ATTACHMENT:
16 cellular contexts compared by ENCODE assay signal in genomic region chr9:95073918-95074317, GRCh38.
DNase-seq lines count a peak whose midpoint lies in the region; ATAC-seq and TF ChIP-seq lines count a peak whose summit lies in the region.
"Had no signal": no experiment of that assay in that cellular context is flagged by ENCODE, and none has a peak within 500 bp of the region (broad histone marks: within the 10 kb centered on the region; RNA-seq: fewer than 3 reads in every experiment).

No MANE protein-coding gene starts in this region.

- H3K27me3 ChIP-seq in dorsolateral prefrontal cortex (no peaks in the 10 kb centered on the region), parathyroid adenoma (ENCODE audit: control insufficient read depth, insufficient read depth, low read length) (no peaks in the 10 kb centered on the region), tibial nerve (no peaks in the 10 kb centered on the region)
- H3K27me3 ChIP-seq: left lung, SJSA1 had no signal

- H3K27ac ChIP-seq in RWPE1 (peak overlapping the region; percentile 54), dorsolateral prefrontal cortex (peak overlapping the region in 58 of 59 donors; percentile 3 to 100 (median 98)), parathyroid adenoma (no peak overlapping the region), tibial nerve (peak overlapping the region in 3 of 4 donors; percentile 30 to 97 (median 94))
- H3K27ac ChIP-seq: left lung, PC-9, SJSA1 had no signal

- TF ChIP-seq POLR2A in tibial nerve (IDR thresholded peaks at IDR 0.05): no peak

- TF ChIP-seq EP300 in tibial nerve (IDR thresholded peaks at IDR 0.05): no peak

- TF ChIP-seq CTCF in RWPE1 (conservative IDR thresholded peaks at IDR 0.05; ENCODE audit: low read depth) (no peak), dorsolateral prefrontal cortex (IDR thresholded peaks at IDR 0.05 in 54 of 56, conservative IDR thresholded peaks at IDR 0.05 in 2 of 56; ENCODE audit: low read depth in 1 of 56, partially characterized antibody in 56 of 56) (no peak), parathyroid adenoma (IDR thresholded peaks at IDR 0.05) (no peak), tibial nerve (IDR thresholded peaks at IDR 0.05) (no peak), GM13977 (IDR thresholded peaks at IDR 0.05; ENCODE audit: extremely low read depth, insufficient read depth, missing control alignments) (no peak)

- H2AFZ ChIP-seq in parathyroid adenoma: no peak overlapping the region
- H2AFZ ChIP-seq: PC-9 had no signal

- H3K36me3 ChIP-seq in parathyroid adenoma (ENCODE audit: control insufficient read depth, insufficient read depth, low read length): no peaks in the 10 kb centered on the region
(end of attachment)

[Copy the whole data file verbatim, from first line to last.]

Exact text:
16 cellular contexts compared by ENCODE assay signal in genomic region chr9:95073918-95074317, GRCh38.
DNase-seq lines count a peak whose midpoint lies in the region; ATAC-seq and TF ChIP-seq lines count a peak whose summit lies in the region.
"Had no signal": no experiment of that assay in that cellular context is flagged by ENCODE, and none has a peak within 500 bp of the region (broad histone marks: within the 10 kb centered on the region; RNA-seq: fewer than 3 reads in every experiment).

No MANE protein-coding gene starts in this region.

- H3K27me3 ChIP-seq in dorsolateral prefrontal cortex (no peaks in the 10 kb centered on the region), parathyroid adenoma (ENCODE audit: control insufficient read depth, insufficient read depth, low read length) (no peaks in the 10 kb centered on the region), tibial nerve (no peaks in the 10 kb centered on the region)
- H3K27me3 ChIP-seq: left lung, SJSA1 had no signal

- H3K27ac ChIP-seq in RWPE1 (peak overlapping the region; percentile 54), dorsolateral prefrontal cortex (peak overlapping the region in 58 of 59 donors; percentile 3 to 100 (median 98)), parathyroid adenoma (no peak overlapping the region), tibial nerve (peak overlapping the region in 3 of 4 donors; percentile 30 to 97 (median 94))
- H3K27ac ChIP-seq: left lung, PC-9, SJSA1 had no signal

- TF ChIP-seq POLR2A in tibial nerve (IDR thresholded peaks at IDR 0.05): no peak

- TF ChIP-seq EP300 in tibial nerve (IDR thresholded peaks at IDR 0.05): no peak

- TF ChIP-seq CTCF in RWPE1 (conservative IDR thresholded peaks at IDR 0.05; ENCODE audit: low read depth) (no peak), dorsolateral prefrontal cortex (IDR thresholded peaks at IDR 0.05 in 54 of 56, conservative IDR thresholded peaks at IDR 0.05 in 2 of 56; ENCODE audit: low read depth in 1 of 56, partially characterized antibody in 56 of 56) (no peak), parathyroid adenoma (IDR thresholded peaks at IDR 0.05) (no peak), tibial nerve (IDR thresholded peaks at IDR 0.05) (no peak), GM13977 (IDR thresholded peaks at IDR 0.05; ENCODE audit: extremely low read depth, insufficient read depth, missing control alignments) (no peak)

- H2AFZ ChIP-seq in parathyroid adenoma: no peak overlapping the region
- H2AFZ ChIP-seq: PC-9 had no signal

- H3K36me3 ChIP-seq in parathyroid adenoma (ENCODE audit: control insufficient read depth, insufficient read depth, low read length): no peaks in the 10 kb centered on the region